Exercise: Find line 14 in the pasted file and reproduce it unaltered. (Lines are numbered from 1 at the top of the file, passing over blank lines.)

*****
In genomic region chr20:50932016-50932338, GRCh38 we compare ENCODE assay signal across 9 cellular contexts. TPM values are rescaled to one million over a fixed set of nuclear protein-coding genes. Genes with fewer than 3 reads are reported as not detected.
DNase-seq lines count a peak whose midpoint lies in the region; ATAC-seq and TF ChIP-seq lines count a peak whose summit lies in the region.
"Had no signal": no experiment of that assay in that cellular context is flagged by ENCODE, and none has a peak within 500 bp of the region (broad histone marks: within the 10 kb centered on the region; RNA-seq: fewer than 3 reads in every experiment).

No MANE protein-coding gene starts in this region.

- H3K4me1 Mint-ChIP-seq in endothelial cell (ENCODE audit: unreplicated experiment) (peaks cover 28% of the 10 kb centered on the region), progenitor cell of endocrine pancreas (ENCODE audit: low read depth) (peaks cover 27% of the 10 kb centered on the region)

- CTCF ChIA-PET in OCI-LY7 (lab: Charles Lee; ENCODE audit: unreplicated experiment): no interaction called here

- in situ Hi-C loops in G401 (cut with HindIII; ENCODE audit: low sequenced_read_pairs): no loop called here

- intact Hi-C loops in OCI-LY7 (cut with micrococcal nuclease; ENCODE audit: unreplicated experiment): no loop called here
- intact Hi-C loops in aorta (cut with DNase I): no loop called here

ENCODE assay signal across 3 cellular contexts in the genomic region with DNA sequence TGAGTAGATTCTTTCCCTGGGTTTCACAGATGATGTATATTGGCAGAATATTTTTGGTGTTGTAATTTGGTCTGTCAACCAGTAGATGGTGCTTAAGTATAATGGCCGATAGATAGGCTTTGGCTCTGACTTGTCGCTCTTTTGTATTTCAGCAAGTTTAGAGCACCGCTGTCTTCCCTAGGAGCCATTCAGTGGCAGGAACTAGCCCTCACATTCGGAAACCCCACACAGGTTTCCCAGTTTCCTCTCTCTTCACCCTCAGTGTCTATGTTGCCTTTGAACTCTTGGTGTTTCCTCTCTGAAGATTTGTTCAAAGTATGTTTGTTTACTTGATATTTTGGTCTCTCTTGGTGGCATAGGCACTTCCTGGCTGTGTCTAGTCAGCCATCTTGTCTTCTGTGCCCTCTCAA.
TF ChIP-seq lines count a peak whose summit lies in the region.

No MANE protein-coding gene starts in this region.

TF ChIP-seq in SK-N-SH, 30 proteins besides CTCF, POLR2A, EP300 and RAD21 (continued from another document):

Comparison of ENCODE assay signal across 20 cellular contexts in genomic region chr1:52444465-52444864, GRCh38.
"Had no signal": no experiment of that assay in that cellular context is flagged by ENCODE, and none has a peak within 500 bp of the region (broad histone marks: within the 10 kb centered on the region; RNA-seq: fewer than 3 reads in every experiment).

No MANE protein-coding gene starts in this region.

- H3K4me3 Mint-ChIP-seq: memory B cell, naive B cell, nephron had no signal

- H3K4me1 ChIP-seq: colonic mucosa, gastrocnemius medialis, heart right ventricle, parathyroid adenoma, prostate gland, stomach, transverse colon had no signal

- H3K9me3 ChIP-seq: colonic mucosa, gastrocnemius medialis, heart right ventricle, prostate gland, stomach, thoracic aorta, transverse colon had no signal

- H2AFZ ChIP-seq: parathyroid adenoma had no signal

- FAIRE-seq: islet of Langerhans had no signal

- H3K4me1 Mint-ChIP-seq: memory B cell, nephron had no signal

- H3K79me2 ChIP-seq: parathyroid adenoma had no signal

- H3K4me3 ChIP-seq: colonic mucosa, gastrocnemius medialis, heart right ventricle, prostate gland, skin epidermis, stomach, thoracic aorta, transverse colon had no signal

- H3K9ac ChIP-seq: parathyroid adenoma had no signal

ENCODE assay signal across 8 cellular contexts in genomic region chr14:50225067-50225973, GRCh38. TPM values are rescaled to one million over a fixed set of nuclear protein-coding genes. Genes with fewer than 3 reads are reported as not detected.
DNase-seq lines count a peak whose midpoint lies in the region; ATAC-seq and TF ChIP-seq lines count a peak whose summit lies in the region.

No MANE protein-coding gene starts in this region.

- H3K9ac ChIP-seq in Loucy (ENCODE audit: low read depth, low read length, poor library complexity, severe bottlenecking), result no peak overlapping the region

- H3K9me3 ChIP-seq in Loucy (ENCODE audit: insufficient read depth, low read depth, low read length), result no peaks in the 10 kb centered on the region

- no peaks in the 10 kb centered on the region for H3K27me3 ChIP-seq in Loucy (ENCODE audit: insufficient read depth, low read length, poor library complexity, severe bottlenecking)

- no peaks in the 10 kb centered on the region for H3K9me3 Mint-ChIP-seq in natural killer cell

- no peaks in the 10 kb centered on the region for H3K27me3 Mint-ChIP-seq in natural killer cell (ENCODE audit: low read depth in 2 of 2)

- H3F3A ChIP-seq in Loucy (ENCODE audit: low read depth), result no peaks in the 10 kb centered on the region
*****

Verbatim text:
Comparison of ENCODE assay signal across 20 cellular contexts in genomic region chr1:52444465-52444864, GRCh38.